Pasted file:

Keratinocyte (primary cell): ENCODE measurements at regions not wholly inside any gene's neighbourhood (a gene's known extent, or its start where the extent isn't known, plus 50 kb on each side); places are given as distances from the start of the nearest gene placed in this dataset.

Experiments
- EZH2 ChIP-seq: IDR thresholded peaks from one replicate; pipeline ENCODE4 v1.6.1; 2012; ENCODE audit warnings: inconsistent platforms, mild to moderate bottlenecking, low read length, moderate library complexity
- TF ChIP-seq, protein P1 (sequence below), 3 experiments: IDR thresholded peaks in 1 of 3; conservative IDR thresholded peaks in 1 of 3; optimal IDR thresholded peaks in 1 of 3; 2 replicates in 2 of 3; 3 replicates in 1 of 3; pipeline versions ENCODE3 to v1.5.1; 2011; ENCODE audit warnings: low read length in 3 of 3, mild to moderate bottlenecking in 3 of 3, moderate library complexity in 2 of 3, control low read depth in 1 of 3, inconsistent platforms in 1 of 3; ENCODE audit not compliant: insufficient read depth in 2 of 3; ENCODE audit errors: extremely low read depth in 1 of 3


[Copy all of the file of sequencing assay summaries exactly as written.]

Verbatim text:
Keratinocyte (primary cell): ENCODE measurements at regions not wholly inside any gene's neighbourhood (a gene's known extent, or its start where the extent isn't known, plus 50 kb on each side); places are given as distances from the start of the nearest gene placed in this dataset.

Experiments
- EZH2 ChIP-seq: IDR thresholded peaks from one replicate; pipeline ENCODE4 v1.6.1; 2012; ENCODE audit warnings: inconsistent platforms, mild to moderate bottlenecking, low read length, moderate library complexity
- TF ChIP-seq, protein P1 (sequence below), 3 experiments: IDR thresholded peaks in 1 of 3; conservative IDR thresholded peaks in 1 of 3; optimal IDR thresholded peaks in 1 of 3; 2 replicates in 2 of 3; 3 replicates in 1 of 3; pipeline versions ENCODE3 to v1.5.1; 2011; ENCODE audit warnings: low read length in 3 of 3, mild to moderate bottlenecking in 3 of 3, moderate library complexity in 2 of 3, control low read depth in 1 of 3, inconsistent platforms in 1 of 3; ENCODE audit not compliant: insufficient read depth in 2 of 3; ENCODE audit errors: extremely low read depth in 1 of 3